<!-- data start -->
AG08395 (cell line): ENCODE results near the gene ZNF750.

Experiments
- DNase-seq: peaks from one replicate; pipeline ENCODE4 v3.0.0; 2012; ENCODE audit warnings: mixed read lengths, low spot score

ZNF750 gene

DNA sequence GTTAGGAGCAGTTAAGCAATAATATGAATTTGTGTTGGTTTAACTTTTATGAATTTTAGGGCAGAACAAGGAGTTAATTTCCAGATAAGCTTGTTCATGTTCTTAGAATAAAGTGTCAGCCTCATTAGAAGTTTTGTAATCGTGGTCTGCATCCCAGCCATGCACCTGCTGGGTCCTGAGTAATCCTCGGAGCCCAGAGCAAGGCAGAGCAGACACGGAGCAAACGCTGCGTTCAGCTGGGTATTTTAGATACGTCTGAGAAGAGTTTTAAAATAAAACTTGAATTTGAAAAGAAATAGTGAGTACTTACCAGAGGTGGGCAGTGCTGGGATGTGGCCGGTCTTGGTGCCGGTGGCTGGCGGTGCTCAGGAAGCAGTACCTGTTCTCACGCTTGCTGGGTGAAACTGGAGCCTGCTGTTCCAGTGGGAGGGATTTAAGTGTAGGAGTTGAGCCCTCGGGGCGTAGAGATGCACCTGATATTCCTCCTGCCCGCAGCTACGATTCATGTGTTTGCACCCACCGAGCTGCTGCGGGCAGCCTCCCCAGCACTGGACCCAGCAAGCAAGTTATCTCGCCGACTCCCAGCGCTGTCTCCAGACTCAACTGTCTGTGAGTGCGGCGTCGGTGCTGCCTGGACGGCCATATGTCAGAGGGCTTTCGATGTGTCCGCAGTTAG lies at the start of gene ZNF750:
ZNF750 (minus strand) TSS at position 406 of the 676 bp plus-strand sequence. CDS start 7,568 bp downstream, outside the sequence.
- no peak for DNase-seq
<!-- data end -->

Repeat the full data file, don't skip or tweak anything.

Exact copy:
AG08395 (cell line): ENCODE results near the gene ZNF750.

Experiments
- DNase-seq: peaks from one replicate; pipeline ENCODE4 v3.0.0; 2012; ENCODE audit warnings: mixed read lengths, low spot score

ZNF750 gene

DNA sequence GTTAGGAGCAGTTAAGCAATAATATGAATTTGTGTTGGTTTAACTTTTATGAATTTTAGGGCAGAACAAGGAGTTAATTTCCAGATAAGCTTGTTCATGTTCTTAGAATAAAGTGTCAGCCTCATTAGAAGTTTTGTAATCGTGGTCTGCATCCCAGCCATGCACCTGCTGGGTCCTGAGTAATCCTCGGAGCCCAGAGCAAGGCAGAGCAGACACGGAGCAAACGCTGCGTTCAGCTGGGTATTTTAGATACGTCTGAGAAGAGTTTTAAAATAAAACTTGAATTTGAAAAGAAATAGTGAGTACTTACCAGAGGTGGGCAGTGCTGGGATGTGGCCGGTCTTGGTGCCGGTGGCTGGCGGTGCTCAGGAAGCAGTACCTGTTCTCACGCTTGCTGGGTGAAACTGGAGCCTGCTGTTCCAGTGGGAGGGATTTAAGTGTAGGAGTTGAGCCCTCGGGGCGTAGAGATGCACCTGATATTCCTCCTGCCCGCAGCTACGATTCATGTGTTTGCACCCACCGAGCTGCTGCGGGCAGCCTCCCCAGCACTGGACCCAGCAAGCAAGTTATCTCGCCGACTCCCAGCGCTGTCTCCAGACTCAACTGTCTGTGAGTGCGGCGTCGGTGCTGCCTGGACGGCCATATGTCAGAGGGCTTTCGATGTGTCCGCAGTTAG lies at the start of gene ZNF750:
ZNF750 (minus strand) TSS at position 406 of the 676 bp plus-strand sequence. CDS start 7,568 bp downstream, outside the sequence.
- no peak for DNase-seq